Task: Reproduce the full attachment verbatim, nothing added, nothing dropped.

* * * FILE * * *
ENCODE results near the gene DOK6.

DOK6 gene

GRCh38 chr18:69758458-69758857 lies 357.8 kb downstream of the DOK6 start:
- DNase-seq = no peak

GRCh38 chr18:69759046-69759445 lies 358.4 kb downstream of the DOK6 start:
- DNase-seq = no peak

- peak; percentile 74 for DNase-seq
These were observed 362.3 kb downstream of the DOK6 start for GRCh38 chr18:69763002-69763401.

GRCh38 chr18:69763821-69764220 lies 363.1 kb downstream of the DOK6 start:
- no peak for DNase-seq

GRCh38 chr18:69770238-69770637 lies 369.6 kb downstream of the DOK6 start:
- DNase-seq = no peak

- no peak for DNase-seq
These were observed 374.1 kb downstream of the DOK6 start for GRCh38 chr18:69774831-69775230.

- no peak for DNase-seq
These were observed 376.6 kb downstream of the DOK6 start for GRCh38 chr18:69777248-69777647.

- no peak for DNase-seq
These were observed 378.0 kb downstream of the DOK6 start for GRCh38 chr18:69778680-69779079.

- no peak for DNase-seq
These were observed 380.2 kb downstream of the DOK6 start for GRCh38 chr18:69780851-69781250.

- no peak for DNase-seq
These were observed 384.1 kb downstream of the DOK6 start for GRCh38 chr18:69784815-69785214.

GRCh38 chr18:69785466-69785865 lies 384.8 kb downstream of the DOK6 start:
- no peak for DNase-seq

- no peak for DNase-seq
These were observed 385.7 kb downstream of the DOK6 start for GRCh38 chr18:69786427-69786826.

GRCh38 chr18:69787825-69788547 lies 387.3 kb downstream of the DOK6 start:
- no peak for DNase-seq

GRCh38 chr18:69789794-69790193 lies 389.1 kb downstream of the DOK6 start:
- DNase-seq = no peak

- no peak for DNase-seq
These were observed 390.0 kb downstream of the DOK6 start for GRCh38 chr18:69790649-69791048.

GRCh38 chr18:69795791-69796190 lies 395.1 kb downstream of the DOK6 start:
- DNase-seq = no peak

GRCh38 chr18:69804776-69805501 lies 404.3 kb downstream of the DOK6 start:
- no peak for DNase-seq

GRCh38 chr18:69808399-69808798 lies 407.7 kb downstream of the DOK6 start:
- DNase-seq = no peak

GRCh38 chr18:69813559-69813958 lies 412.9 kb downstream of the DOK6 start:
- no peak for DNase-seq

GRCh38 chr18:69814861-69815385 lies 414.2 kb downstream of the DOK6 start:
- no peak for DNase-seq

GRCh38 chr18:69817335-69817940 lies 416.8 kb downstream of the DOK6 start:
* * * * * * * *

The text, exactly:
ENCODE results near the gene DOK6.

DOK6 gene

GRCh38 chr18:69758458-69758857 lies 357.8 kb downstream of the DOK6 start:
- DNase-seq = no peak

GRCh38 chr18:69759046-69759445 lies 358.4 kb downstream of the DOK6 start:
- DNase-seq = no peak

- peak; percentile 74 for DNase-seq
These were observed 362.3 kb downstream of the DOK6 start for GRCh38 chr18:69763002-69763401.

GRCh38 chr18:69763821-69764220 lies 363.1 kb downstream of the DOK6 start:
- no peak for DNase-seq

GRCh38 chr18:69770238-69770637 lies 369.6 kb downstream of the DOK6 start:
- DNase-seq = no peak

- no peak for DNase-seq
These were observed 374.1 kb downstream of the DOK6 start for GRCh38 chr18:69774831-69775230.

- no peak for DNase-seq
These were observed 376.6 kb downstream of the DOK6 start for GRCh38 chr18:69777248-69777647.

- no peak for DNase-seq
These were observed 378.0 kb downstream of the DOK6 start for GRCh38 chr18:69778680-69779079.

- no peak for DNase-seq
These were observed 380.2 kb downstream of the DOK6 start for GRCh38 chr18:69780851-69781250.

- no peak for DNase-seq
These were observed 384.1 kb downstream of the DOK6 start for GRCh38 chr18:69784815-69785214.

GRCh38 chr18:69785466-69785865 lies 384.8 kb downstream of the DOK6 start:
- no peak for DNase-seq

- no peak for DNase-seq
These were observed 385.7 kb downstream of the DOK6 start for GRCh38 chr18:69786427-69786826.

GRCh38 chr18:69787825-69788547 lies 387.3 kb downstream of the DOK6 start:
- no peak for DNase-seq

GRCh38 chr18:69789794-69790193 lies 389.1 kb downstream of the DOK6 start:
- DNase-seq = no peak

- no peak for DNase-seq
These were observed 390.0 kb downstream of the DOK6 start for GRCh38 chr18:69790649-69791048.

GRCh38 chr18:69795791-69796190 lies 395.1 kb downstream of the DOK6 start:
- DNase-seq = no peak

GRCh38 chr18:69804776-69805501 lies 404.3 kb downstream of the DOK6 start:
- no peak for DNase-seq

GRCh38 chr18:69808399-69808798 lies 407.7 kb downstream of the DOK6 start:
- DNase-seq = no peak

GRCh38 chr18:69813559-69813958 lies 412.9 kb downstream of the DOK6 start:
- no peak for DNase-seq

GRCh38 chr18:69814861-69815385 lies 414.2 kb downstream of the DOK6 start:
- no peak for DNase-seq

GRCh38 chr18:69817335-69817940 lies 416.8 kb downstream of the DOK6 start: